On the eve of the grand opening of the new BlackRock Center for the Arts in Germantown, the arts facility has just enough money to cover the operating costs for its debut season and needs the county to help make payments on a $3.5 million construction loan.

BlackRock general manager Marilyn Balcombe and other employees recently met with officials to discuss whether the county could assume loan payments or give direct subsidy for the construction loan, used to help build the $10 million center, when the first loan payment comes due in August.

Balcombe said she realized the timing of the revelation about her organization's financial difficulties could not have come at a worse time, as BlackRock prepares for its official unveiling Saturday, with a ribbon-cutting, musical revue and a cocktail reception in the new center's soaring glass atrium.

"We're not in imminent danger of closing our doors," Balcombe said. "We're still hopeful we'll get private contributions."

Like many other Montgomery County arts organizations that began ambitious building projects during the booming 1990s, BlackRock is coping with corporate donations that are far less than expected.

To date, the new arts center has raised $500,000 from corporate donors, but needs $3 million more to pay off the loan. Then it will have to begin fundraising for an operations endowment.

County Executive Douglas M. Duncan (D), a strong advocate of the arts, said that the county will help obtain the necessary funding, even though it is facing a $300 million budget shortfall and severe cutbacks for the coming year.

"We're going to make sure they stay open," Duncan said. "We're going to help them as best we can on capital side and keep them focused on doing the programming."

BlackRock, which is run by a private, nonprofit group, is the first major arts center in the burgeoning upcounty area, with an art gallery, three classrooms for art education, a dance studio, a conference room, a multipurpose theater, an proscenium theater and an outdoor stage. Officials hope it will become an important anchor and gathering spot in downtown Germantown, where it sits next to the site for the planned new town library.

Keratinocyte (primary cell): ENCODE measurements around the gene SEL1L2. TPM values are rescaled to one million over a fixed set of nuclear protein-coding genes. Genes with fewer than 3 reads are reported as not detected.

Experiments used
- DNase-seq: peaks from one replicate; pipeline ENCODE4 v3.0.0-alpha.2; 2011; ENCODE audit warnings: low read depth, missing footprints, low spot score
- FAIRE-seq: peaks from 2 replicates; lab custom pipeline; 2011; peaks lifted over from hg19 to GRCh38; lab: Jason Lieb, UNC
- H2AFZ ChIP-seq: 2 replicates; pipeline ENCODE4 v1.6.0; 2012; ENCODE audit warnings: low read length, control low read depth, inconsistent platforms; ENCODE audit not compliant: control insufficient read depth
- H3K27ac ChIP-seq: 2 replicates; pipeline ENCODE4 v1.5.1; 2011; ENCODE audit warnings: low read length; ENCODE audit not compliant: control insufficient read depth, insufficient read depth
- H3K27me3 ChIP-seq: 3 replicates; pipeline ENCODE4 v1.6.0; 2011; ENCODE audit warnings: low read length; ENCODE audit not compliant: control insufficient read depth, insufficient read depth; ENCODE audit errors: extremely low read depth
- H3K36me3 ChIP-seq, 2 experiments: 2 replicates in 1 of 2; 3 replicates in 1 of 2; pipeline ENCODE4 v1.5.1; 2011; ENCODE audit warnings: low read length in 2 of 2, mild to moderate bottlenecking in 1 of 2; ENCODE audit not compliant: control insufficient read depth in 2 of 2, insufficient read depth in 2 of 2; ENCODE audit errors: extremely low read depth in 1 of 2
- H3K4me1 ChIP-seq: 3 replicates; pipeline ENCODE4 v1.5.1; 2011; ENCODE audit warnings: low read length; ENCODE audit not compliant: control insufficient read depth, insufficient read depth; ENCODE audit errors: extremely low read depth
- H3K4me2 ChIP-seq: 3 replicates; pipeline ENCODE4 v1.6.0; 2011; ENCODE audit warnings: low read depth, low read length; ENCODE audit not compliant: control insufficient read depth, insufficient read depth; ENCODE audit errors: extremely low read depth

Competition among local arts groups for public money for the coming year will be fierce, officials said. Theresa A. Cameron, executive director of the Arts and Humanities Council of Montgomery County, said that her organization would ask county to increase its contribution toward operating costs of local theater groups to provide extra start-up money to those expanding and building new facilities.

Since 1999, eight theaters and arts groups have launched ambitious building and expansion plans, including BlackRock and a new $89 million concert hall at Strathmore Hall Arts Center in Bethesda.

To accomplish their goals, the groups needed to raise a combined $60 million, an amount unheard of in Montgomery, where corporate giving lags well below the national average. Across the country, corporate giving fell an estimated 12.1 percent in 2001, according to a report complied by the Center on Philanthropy at Indiana University.

Many groups have had to scale back or cancel plans. BlackRock already has cut back, opening with half the staff and less programming than originally planned.

Duncan said he believes the setbacks are temporary and that the county may need to provide only short-term help until the economy recovers.

"We've got facilities opening up that need to stay open because they are providing valuable service to upcounty area," Duncan said. "With the hit the economy's taken, companies don't have the money now to donate as they did a few years ago. That's what no one counted on."